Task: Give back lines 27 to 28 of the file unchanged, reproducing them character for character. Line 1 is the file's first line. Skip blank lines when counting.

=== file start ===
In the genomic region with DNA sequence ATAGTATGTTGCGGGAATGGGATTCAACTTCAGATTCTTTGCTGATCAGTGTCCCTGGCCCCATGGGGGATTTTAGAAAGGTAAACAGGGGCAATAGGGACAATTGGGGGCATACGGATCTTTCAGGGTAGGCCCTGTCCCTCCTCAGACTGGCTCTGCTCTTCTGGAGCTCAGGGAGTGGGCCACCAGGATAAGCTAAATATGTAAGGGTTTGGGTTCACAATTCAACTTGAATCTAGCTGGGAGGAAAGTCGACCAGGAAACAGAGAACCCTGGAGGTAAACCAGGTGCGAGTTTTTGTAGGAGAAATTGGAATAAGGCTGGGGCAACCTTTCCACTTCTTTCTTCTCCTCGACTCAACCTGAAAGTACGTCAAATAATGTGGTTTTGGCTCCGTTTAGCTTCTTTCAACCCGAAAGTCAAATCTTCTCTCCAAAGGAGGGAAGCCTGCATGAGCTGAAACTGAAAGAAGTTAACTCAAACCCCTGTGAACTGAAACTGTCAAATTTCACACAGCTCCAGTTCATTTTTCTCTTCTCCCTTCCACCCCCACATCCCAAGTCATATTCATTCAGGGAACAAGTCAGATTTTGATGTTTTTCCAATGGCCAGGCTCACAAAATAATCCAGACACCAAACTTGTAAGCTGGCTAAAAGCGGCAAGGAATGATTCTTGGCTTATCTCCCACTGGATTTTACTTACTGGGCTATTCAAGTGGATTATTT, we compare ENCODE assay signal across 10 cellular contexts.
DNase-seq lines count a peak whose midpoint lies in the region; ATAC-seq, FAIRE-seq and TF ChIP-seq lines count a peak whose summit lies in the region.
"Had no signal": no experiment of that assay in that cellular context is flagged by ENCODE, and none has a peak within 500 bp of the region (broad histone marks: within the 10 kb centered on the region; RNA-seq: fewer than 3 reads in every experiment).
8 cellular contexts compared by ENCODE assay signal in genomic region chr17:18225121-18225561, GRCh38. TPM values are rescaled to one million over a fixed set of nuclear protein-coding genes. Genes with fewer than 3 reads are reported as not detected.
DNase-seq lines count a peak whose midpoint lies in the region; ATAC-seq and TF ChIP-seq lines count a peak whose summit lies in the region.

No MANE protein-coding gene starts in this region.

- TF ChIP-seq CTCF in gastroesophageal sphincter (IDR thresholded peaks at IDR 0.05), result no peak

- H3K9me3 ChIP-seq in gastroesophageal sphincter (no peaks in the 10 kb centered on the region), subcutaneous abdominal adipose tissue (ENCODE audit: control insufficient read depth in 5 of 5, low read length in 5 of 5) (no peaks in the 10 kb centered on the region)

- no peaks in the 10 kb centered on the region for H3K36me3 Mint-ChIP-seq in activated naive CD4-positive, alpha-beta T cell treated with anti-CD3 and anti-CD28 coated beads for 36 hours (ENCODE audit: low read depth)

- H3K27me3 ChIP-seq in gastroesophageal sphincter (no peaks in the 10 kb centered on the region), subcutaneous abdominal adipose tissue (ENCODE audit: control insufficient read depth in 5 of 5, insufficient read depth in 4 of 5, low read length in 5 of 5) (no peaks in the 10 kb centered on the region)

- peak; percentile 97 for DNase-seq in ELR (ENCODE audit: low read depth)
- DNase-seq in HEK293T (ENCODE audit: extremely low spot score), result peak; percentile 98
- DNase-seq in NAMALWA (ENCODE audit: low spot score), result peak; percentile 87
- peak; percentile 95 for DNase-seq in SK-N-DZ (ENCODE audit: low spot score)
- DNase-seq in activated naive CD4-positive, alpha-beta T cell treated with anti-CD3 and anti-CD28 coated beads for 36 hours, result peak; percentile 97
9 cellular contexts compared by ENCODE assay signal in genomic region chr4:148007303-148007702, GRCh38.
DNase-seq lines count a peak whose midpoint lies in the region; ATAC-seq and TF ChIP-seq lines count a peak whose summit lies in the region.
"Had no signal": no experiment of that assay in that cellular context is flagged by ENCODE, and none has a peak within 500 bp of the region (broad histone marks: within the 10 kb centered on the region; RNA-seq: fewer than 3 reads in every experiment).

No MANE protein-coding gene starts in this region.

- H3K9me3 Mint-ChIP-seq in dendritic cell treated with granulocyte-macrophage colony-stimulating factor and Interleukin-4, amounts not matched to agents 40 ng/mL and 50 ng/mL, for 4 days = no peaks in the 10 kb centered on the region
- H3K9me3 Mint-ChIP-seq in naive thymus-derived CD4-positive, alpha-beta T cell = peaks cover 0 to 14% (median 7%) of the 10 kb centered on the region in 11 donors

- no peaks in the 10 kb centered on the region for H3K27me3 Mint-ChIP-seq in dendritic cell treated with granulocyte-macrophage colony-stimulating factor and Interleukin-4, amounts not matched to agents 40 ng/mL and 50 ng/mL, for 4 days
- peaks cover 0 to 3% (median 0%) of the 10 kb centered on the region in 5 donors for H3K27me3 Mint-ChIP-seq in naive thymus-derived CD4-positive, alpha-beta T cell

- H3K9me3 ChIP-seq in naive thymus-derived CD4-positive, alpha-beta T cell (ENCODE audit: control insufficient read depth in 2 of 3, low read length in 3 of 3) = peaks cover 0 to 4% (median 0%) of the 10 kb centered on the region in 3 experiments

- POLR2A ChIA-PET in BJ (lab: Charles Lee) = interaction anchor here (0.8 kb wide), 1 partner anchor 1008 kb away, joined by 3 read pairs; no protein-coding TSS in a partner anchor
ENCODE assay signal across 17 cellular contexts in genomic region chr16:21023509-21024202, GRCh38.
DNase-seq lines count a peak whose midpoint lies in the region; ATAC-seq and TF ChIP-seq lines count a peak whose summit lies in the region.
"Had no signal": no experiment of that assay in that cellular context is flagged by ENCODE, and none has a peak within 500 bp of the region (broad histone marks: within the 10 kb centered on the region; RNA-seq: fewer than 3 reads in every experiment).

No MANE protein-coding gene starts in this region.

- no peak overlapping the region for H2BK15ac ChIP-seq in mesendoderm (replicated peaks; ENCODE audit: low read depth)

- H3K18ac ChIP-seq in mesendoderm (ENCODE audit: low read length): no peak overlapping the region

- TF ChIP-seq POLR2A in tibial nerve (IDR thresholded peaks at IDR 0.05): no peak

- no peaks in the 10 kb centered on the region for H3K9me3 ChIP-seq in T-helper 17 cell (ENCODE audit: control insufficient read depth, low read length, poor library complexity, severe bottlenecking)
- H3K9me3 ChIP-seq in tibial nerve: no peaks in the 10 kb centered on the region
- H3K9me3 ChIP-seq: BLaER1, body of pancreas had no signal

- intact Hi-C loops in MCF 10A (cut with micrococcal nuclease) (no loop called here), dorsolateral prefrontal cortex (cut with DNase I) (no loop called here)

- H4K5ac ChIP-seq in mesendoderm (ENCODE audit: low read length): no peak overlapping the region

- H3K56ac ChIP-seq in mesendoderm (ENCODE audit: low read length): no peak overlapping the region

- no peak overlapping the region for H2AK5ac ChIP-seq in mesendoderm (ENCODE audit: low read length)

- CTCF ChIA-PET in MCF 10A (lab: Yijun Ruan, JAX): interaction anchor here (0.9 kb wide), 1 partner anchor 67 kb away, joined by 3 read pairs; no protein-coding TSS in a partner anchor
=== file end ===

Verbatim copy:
DNase-seq lines count a peak whose midpoint lies in the region; ATAC-seq and TF ChIP-seq lines count a peak whose summit lies in the region.
"Had no signal": no experiment of that assay in that cellular context is flagged by ENCODE, and none has a peak within 500 bp of the region (broad histone marks: within the 10 kb centered on the region; RNA-seq: fewer than 3 reads in every experiment).